Saturday, February 26, 2011

Still Life with Bottle & Brush Stroke Challenge - SOLD

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This is the first one I've done where afterwards, when I look at it, it seems VERY still to me. I can't really explain why, but I would be curious to hear if anyone else has the same feeling. It's like all the players are frozen, mesmerized by what they see through the turquoise bottle.
On another note, I posted this week's Daily Paintworks challenge today! It's the One Color Per Stroke Challenge, and as of this minute we already have 9 entries. I think it's so cool to see everyone participating and having fun with this. Below is my example painting. I continue to learn a lot from this exercise!

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27 comments:

Sally Dean said...

I think you are a magician! This one is amazing.

Ulla Stark Paintings said...

hi carol, i like your paintings a lot, you are an inspiration!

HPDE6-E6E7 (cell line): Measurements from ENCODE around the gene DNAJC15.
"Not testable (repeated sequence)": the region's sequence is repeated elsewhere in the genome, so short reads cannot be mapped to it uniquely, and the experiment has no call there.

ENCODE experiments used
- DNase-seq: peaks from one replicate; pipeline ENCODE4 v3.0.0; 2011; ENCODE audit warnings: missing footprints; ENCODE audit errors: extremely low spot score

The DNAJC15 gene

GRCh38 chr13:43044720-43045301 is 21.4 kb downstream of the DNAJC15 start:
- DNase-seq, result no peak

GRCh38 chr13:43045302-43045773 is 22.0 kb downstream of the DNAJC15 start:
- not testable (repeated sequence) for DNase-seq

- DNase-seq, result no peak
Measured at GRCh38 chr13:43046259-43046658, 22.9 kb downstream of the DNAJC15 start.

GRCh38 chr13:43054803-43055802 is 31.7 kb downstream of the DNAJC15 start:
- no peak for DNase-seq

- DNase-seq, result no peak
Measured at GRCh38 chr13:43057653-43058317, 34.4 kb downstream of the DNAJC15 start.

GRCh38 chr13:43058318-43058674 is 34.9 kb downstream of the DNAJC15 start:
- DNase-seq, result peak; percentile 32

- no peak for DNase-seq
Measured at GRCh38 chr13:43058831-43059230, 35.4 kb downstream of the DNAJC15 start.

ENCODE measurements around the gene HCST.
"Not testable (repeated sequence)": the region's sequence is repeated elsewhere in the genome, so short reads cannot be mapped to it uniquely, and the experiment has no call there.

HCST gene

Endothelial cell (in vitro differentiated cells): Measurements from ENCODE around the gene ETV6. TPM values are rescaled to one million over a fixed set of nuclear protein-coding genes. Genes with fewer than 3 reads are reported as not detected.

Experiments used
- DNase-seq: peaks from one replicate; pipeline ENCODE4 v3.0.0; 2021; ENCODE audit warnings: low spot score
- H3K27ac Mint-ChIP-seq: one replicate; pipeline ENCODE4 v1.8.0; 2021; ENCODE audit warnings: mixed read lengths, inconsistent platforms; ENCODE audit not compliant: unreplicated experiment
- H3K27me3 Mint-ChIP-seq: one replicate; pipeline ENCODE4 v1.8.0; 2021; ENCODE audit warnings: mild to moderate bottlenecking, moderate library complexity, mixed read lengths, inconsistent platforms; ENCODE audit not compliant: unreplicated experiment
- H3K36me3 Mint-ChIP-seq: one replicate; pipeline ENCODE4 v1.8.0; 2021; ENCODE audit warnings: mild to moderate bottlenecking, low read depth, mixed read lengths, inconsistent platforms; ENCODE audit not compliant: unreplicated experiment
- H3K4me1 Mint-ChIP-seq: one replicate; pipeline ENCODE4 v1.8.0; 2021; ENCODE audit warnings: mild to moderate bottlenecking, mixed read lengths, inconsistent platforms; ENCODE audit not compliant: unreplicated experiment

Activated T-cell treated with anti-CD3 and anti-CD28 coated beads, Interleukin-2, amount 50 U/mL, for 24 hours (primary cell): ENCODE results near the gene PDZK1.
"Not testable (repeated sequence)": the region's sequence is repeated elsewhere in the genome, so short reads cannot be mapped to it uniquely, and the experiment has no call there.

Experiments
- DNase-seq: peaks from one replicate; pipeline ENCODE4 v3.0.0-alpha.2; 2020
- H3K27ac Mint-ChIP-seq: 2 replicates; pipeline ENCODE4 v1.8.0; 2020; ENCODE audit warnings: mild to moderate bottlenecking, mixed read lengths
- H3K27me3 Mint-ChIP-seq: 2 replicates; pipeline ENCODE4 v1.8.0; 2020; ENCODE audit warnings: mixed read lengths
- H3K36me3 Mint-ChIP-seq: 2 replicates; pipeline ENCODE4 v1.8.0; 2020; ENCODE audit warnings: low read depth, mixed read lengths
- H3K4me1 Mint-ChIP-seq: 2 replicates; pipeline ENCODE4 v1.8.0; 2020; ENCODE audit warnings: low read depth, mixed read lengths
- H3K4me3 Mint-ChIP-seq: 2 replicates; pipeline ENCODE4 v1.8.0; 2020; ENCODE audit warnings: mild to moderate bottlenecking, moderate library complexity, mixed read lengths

In my opinion the painting looks still because of the dominant placement of the blue bottle, it doesnt interact whit the other, it takes the leading roll and the others are just waiting for what "it" has to say :)

Christine said...

I think they are all waiting to see if Fork is going to jump off the table.

Mónica said...

I think the small bottle is hiding behind everything else, they are protecting her. She is afraid because somebody is coming to get her...maybe she is a salt shaker ;)

Nel said...

It does seem very "quiet." I think your background is less active than usual.

Layne Cook said...

OK. Here are my thoughts on the "stillness", which I also see (and, BTW, don't find unappealing). Each shape is so distinct, in both color and edges. There's not as much "jumping around" with color and brushwork as you usually do. It's more stark.
It was fun to stare at this and ask myself "why"? The more we know about "why" the better we can employ what we know to achieve the effects we desire.
I plan to "paint the challenge" today....

Anonymous said...

You usually seem to employ many different angles and shapes within a painting, especially round ones, that imply movement. The lines here are more straight and perpendicular, more static, perhaps? I scrolled down through your paintings, and "The Crew" is the only recent one similar to this, yet its straight lines were broken up by the flower. KP